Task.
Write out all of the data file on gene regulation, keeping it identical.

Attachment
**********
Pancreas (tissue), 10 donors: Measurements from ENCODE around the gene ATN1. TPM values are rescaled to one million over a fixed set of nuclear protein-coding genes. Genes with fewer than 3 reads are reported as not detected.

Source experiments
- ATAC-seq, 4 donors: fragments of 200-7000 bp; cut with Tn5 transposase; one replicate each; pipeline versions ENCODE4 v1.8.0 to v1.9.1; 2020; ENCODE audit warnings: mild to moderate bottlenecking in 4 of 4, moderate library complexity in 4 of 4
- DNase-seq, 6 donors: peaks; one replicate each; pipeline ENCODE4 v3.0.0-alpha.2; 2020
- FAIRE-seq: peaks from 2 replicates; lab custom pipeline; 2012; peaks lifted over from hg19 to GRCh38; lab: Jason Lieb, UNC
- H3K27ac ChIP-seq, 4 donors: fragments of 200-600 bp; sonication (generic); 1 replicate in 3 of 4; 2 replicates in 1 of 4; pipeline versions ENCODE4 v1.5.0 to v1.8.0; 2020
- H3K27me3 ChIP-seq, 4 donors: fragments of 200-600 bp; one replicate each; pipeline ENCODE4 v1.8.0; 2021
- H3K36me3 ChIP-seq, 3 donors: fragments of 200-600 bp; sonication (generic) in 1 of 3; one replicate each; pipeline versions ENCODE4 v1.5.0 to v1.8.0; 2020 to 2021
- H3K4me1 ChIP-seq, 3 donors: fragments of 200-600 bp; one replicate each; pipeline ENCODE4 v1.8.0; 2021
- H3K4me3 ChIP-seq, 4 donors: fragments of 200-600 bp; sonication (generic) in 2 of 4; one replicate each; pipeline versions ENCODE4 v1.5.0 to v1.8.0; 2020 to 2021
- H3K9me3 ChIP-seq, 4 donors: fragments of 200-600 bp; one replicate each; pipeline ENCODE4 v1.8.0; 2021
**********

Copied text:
Pancreas (tissue), 10 donors: Measurements from ENCODE around the gene ATN1. TPM values are rescaled to one million over a fixed set of nuclear protein-coding genes. Genes with fewer than 3 reads are reported as not detected.

Source experiments
- ATAC-seq, 4 donors: fragments of 200-7000 bp; cut with Tn5 transposase; one replicate each; pipeline versions ENCODE4 v1.8.0 to v1.9.1; 2020; ENCODE audit warnings: mild to moderate bottlenecking in 4 of 4, moderate library complexity in 4 of 4
- DNase-seq, 6 donors: peaks; one replicate each; pipeline ENCODE4 v3.0.0-alpha.2; 2020
- FAIRE-seq: peaks from 2 replicates; lab custom pipeline; 2012; peaks lifted over from hg19 to GRCh38; lab: Jason Lieb, UNC
- H3K27ac ChIP-seq, 4 donors: fragments of 200-600 bp; sonication (generic); 1 replicate in 3 of 4; 2 replicates in 1 of 4; pipeline versions ENCODE4 v1.5.0 to v1.8.0; 2020
- H3K27me3 ChIP-seq, 4 donors: fragments of 200-600 bp; one replicate each; pipeline ENCODE4 v1.8.0; 2021
- H3K36me3 ChIP-seq, 3 donors: fragments of 200-600 bp; sonication (generic) in 1 of 3; one replicate each; pipeline versions ENCODE4 v1.5.0 to v1.8.0; 2020 to 2021
- H3K4me1 ChIP-seq, 3 donors: fragments of 200-600 bp; one replicate each; pipeline ENCODE4 v1.8.0; 2021
- H3K4me3 ChIP-seq, 4 donors: fragments of 200-600 bp; sonication (generic) in 2 of 4; one replicate each; pipeline versions ENCODE4 v1.5.0 to v1.8.0; 2020 to 2021
- H3K9me3 ChIP-seq, 4 donors: fragments of 200-600 bp; one replicate each; pipeline ENCODE4 v1.8.0; 2021